WASHINGTON, D.C. (DTN) -- New York Mercantile Exchange oil futures and Brent crude traded on the Intercontinental Exchange settled Friday's session lower, with all petroleum contracts notching their fourth consecutive weekly loss amid a one-two punch of a stronger U.S. dollar and the potential return of Kurdish oil exports to the global market after the Iraqi government signaled a breakthrough in an ongoing dispute with their Turkish counterpart.
Friday's rally in the U.S. dollar was, in part, spurred by a weaker-than-expected consumer sentiment index released by the University of Michigan this morning, showing Americans feel less optimistic about the economy than at any point over the past six months. The combination of a softer labor market and standoff in Washington, D.C. over raising the federal debt ceiling renewed worries about the economic outlook. Year-ahead expectations for the economy plummeted 23% from last month, while long-run expectations slid 16%, indicating consumers are concerned that an expected economic downturn will not be brief.
"While current incoming macroeconomic data show no sign of a recession, consumer worries about the economy escalated in May alongside the proliferation of negative news about the economy," said Surveys of Consumer Director Joanne Hsu.
In reaction to the data, the U.S. dollar advanced 0.6% against a basket of foreign currencies to finish Friday's session at 101.873, while pressuring front-month West Texas Intermediate to $70.04 bbl, down $0.83 bbl on the session. International crude benchmark Brent for July delivery declined $0.81 to settle at $74.17 bbl. NYMEX RBOB June futures dropped back $0.0275 to $2.4302 gallon, while ULSD June futures fell $0.0440 to $2.3055 gallon.
Further weighing on the oil complex, the Iraq National Oil Company has officially asked Turkey to restart its pipeline connecting the port of Ceyhan on the Mediterranean coast with the oil-producing region of Kurdistan in northern Iraq, authorities said on Thursday. Ankara stopped receiving oil exports from Kurdistan in March after Paris-based International Chamber of Commerce ruled that Turkey owed Iraq $1.5 billion for receiving unauthorized exports between 2014 and 2018. The oil exports from the Kurdistan Region to Turkey were expected to begin in April following a trilateral deal, but Turkey has not given the green light allowing exports.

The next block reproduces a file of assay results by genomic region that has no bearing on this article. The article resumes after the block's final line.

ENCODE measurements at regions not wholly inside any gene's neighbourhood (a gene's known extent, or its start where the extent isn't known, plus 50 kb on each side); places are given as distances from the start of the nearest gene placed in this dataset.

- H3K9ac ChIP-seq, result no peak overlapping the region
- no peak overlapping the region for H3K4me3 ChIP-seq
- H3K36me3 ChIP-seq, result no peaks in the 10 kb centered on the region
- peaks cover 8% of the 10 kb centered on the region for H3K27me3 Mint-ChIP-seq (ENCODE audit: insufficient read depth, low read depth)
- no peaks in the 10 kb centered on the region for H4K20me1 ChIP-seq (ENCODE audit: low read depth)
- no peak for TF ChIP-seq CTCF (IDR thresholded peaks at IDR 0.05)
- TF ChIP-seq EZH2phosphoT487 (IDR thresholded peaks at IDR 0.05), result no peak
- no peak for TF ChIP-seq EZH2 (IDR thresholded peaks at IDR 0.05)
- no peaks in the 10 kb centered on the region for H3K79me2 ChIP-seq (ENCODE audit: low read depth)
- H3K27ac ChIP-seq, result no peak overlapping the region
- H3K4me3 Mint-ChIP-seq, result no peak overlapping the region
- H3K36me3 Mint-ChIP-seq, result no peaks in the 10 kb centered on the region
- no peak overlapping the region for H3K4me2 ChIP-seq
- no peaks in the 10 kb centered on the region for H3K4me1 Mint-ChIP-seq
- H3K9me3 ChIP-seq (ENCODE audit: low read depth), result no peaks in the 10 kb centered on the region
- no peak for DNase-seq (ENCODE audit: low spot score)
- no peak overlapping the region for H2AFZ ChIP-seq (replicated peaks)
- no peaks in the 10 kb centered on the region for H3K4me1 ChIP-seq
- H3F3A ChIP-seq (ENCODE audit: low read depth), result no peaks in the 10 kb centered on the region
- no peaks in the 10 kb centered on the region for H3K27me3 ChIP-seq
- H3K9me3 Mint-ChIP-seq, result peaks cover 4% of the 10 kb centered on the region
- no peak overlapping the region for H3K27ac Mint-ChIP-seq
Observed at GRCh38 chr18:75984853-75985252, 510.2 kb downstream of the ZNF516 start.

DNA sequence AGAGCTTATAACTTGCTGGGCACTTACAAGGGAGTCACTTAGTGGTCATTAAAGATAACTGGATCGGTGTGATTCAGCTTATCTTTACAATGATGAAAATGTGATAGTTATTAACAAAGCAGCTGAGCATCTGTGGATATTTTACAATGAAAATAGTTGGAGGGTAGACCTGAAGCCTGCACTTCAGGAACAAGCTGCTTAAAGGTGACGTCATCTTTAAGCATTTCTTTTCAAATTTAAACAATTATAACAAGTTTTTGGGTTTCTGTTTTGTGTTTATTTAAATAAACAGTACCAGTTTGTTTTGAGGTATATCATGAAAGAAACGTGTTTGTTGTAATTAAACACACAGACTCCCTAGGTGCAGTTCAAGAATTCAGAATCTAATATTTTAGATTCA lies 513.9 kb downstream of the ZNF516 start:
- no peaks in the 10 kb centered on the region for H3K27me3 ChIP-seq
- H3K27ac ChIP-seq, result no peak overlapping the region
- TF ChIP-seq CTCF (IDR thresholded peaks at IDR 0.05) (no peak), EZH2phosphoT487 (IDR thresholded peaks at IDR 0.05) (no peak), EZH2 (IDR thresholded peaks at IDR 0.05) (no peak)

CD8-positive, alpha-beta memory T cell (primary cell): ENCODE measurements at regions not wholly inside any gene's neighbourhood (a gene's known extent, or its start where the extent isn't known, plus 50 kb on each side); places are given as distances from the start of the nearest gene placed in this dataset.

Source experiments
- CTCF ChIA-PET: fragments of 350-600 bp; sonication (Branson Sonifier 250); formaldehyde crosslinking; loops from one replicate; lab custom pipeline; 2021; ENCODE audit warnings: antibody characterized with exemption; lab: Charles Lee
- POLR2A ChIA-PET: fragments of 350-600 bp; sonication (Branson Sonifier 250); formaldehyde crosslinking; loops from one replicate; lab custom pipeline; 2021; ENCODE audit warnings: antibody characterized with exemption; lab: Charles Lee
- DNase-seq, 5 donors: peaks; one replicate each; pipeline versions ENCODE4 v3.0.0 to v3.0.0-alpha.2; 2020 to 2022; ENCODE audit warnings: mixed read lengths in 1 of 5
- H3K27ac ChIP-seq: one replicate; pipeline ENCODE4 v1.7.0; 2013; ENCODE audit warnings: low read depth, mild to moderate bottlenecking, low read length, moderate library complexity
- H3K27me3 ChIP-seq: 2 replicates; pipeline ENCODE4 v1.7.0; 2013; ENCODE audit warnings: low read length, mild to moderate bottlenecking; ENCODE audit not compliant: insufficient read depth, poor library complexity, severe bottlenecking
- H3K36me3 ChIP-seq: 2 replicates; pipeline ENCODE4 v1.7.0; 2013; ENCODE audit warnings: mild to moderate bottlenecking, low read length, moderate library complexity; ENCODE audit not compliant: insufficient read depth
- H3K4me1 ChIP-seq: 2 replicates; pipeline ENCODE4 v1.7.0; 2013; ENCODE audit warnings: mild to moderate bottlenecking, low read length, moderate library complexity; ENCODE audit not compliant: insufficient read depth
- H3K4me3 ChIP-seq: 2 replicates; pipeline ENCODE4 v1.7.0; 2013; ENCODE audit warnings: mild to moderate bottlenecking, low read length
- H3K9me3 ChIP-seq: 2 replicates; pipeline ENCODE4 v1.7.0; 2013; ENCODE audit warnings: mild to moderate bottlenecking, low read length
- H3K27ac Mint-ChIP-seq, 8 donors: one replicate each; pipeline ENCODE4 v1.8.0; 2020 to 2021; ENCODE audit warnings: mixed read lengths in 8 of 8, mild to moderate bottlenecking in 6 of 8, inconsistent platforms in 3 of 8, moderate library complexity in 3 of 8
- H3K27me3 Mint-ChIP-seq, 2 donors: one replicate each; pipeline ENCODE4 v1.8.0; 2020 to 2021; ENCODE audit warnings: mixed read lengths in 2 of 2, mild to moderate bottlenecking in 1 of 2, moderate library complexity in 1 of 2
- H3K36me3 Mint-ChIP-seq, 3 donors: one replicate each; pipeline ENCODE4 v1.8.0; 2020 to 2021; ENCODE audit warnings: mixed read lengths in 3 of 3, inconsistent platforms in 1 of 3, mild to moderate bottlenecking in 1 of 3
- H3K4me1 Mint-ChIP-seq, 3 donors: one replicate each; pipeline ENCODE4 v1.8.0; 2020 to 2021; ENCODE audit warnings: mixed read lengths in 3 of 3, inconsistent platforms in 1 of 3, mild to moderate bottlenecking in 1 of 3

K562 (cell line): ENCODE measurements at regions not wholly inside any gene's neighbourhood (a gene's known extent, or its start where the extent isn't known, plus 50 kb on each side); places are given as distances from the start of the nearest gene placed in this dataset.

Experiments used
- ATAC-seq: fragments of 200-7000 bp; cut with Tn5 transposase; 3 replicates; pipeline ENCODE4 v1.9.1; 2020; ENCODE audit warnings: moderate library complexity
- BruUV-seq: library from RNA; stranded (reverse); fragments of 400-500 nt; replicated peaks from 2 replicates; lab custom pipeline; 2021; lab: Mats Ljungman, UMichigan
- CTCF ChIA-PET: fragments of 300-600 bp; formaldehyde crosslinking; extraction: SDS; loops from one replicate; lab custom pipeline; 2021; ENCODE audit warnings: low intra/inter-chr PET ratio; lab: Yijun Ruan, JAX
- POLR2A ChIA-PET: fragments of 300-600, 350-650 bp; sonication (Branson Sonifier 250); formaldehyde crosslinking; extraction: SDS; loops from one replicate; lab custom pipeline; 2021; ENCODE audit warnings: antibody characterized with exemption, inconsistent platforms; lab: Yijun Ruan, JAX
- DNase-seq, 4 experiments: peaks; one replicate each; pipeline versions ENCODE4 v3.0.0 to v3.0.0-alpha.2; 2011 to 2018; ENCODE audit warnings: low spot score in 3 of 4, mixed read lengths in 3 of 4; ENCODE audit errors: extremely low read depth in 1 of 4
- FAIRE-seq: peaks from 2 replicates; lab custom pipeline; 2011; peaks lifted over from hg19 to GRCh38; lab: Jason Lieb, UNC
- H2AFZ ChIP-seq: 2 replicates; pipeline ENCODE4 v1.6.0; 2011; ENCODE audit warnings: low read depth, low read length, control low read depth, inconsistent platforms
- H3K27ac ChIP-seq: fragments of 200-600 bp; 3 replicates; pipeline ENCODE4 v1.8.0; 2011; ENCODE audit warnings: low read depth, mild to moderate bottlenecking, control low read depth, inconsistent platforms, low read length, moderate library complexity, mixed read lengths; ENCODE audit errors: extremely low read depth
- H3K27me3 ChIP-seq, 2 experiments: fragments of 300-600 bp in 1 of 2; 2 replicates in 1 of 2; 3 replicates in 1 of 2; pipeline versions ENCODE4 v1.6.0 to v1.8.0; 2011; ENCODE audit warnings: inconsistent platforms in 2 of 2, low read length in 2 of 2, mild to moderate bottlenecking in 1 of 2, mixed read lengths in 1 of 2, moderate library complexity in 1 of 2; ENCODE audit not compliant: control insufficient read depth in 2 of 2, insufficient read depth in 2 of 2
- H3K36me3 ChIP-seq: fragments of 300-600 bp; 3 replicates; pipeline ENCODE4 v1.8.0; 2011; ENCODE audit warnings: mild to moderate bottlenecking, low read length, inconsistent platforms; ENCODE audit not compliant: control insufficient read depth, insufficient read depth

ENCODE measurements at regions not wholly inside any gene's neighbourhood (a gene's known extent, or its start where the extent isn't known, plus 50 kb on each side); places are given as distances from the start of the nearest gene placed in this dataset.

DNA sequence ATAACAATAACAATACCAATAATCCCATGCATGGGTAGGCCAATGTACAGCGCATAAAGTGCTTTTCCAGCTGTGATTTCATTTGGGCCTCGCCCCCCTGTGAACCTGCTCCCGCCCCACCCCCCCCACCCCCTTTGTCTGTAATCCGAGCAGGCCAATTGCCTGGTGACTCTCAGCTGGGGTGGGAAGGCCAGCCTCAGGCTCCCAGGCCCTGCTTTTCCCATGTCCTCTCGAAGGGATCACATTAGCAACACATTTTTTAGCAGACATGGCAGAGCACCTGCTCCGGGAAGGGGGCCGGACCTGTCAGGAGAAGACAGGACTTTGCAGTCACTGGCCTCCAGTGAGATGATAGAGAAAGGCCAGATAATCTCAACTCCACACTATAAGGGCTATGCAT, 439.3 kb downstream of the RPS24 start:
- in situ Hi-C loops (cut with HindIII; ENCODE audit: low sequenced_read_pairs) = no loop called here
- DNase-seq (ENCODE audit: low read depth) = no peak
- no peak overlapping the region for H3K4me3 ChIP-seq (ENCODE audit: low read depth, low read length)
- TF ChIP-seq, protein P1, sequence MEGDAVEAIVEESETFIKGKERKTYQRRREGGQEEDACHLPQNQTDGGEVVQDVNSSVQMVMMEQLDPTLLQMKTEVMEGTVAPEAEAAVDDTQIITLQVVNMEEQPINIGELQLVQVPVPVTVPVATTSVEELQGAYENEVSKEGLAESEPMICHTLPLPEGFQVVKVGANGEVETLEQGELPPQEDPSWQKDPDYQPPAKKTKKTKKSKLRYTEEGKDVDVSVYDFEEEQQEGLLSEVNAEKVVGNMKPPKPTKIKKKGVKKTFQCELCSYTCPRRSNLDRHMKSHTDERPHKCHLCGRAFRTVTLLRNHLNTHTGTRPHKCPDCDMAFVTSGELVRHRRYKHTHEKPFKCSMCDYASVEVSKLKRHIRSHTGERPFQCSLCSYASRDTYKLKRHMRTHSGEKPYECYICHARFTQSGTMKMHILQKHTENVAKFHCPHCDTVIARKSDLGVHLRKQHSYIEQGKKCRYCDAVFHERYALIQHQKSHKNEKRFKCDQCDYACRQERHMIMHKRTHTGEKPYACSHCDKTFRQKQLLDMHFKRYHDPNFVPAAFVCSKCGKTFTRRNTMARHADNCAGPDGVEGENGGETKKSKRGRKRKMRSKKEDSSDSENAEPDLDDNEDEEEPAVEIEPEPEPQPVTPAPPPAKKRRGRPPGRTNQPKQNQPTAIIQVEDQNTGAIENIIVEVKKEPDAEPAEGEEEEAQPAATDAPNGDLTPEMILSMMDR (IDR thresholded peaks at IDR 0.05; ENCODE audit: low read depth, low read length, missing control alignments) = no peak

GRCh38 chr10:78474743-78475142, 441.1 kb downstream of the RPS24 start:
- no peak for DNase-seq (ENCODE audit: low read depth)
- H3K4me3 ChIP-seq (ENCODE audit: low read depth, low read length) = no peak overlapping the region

The halt of oil flows is threatening the Kurdistan Region's oil sector due to the lack of storage capacity in the region. Norwegian oil company DNO, one of the operators in the region, said on Thursday it will reduce operations in Kurdistan amid uncertainty of the dispute with Turkey.
"Given the uncertain timing of export resumption and, importantly, of payments by the Kurdistan Regional Government for previous oil sales, DNO has scaled back [spending] in Kurdistan, including drilling," the company said in a statement.
The stoppage of Kurdish oil flows has depressed production volumes from the Organization of the Petroleum Exporting Countries last month, according to OPEC's Monthly Oil Market Report. OPEC showed its collective oil production fell by 191,000 bpd in April to 28.6 million bpd just as some of the group's largest producers have started production cuts aimed for May. The drop off in production pressed Iraqi crude production 292,000 bpd below its voluntary quota established in October 2022, and 81,000 bpd less than its quota that took effect this month.